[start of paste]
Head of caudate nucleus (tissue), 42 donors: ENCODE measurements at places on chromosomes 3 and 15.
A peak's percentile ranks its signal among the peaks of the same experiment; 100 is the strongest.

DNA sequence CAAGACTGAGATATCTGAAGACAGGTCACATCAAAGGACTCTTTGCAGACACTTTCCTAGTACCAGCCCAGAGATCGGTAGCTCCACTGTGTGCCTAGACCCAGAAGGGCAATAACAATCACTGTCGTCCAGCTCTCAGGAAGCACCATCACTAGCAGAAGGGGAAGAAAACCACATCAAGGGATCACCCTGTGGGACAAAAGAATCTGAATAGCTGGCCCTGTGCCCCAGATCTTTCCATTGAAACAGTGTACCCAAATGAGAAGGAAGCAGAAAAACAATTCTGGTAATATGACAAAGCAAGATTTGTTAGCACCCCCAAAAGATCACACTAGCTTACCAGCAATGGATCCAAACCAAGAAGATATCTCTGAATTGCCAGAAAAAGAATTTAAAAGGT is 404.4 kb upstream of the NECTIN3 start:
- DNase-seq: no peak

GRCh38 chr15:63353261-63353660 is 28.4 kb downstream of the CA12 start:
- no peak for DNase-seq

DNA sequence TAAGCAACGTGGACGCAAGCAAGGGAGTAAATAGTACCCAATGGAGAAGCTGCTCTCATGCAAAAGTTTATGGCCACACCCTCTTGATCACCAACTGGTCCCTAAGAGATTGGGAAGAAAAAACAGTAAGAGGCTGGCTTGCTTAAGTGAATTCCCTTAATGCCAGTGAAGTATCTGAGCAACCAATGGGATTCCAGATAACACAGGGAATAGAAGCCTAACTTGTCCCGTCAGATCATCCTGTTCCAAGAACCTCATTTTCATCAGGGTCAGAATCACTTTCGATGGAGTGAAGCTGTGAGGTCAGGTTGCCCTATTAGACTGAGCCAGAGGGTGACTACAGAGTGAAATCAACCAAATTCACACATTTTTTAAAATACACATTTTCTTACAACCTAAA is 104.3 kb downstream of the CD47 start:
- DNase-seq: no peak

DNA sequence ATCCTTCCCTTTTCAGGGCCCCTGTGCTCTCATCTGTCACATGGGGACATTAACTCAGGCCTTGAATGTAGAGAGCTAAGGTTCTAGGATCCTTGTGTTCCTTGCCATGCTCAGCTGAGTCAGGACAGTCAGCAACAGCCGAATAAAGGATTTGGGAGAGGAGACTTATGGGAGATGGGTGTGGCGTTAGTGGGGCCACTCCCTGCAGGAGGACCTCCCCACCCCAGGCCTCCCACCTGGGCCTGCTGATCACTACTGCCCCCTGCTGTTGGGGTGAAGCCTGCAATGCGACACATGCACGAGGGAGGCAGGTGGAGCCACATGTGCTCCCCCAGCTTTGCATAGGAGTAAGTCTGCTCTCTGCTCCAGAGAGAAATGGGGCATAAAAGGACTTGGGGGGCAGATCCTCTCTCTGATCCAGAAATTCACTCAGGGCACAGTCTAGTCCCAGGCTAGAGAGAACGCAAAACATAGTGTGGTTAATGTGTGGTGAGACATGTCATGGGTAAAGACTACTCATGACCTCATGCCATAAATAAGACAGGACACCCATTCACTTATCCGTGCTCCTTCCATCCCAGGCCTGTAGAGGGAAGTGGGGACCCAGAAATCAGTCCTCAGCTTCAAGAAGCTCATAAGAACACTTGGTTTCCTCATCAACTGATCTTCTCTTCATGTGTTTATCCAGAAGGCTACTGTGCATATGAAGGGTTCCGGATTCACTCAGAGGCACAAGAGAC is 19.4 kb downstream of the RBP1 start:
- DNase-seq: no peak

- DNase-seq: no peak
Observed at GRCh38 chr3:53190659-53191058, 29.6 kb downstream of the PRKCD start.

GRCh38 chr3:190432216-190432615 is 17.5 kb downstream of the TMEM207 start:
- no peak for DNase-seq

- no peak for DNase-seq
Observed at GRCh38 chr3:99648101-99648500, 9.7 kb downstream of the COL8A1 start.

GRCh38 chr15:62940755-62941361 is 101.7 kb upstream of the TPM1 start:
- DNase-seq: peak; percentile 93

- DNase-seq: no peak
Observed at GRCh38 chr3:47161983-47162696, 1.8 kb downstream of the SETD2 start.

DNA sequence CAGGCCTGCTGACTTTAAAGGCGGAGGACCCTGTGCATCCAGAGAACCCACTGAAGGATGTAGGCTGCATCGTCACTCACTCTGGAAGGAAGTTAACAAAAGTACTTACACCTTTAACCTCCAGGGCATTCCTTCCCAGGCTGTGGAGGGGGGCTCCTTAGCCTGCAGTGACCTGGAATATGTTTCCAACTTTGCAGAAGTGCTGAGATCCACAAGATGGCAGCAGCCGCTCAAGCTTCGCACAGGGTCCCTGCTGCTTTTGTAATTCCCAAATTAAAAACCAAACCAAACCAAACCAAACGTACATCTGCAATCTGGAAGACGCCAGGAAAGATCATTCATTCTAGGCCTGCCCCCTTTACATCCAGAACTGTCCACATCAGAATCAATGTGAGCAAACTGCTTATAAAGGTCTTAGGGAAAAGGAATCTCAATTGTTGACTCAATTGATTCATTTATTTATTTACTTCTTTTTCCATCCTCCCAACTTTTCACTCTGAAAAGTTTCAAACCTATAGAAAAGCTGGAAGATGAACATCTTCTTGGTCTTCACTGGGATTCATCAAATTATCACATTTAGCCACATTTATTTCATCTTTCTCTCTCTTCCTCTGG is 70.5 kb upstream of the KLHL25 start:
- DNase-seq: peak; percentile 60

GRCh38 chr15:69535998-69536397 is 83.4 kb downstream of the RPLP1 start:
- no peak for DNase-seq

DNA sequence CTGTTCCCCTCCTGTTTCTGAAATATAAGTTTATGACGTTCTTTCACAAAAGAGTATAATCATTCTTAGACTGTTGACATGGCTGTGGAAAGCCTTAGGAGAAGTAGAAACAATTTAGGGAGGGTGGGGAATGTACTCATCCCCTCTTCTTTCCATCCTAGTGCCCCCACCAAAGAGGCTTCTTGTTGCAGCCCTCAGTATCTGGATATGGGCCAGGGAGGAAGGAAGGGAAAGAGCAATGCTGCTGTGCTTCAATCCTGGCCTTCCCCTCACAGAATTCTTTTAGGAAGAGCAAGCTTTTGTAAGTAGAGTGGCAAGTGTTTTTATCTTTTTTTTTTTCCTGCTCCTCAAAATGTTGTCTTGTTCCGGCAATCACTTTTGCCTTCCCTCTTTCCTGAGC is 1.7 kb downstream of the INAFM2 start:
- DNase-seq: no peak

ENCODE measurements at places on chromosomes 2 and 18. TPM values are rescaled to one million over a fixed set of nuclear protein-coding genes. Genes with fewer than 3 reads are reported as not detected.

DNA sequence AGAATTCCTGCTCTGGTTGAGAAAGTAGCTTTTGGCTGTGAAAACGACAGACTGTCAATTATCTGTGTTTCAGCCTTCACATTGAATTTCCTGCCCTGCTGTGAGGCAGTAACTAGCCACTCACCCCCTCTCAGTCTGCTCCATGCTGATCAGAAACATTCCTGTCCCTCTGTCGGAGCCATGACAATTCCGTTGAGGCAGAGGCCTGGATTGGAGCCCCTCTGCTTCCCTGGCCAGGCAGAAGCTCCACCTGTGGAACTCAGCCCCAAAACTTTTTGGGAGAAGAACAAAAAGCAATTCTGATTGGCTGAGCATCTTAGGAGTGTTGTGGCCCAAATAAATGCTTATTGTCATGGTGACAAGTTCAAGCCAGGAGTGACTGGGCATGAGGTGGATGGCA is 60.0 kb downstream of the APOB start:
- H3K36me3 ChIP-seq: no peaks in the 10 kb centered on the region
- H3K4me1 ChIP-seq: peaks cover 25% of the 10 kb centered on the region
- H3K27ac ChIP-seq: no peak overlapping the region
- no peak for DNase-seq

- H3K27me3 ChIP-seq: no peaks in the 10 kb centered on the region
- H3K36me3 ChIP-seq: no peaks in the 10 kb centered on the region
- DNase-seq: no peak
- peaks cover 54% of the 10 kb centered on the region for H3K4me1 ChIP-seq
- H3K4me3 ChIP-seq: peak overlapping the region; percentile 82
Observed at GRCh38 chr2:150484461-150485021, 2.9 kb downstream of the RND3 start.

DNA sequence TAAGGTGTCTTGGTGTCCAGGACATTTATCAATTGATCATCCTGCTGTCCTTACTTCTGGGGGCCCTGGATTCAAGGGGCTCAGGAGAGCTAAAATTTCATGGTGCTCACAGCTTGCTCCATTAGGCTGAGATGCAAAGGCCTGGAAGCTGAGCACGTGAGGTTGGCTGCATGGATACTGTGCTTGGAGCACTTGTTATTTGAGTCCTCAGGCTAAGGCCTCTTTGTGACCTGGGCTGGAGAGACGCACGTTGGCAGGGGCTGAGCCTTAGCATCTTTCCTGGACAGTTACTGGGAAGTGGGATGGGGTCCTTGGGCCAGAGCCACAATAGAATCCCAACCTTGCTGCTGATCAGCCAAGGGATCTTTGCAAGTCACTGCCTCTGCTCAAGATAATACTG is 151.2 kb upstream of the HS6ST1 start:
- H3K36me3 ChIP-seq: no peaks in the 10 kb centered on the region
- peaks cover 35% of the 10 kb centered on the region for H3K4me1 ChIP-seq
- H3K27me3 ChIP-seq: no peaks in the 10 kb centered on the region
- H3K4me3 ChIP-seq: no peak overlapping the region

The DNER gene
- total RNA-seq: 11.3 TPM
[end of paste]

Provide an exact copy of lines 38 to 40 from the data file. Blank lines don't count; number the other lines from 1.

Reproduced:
Observed at GRCh38 chr2:150484461-150485021, 2.9 kb downstream of the RND3 start.

DNA sequence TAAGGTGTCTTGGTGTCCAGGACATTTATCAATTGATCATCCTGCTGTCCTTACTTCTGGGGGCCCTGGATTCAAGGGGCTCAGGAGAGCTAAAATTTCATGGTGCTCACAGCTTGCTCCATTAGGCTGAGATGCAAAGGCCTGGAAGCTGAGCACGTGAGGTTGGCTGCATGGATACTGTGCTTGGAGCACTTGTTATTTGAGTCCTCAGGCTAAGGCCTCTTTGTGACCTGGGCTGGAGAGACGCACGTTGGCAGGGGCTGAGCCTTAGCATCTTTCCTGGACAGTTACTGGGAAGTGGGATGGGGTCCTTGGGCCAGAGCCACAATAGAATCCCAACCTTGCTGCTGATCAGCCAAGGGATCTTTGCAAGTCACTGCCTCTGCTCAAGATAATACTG is 151.2 kb upstream of the HS6ST1 start:
- H3K36me3 ChIP-seq: no peaks in the 10 kb centered on the region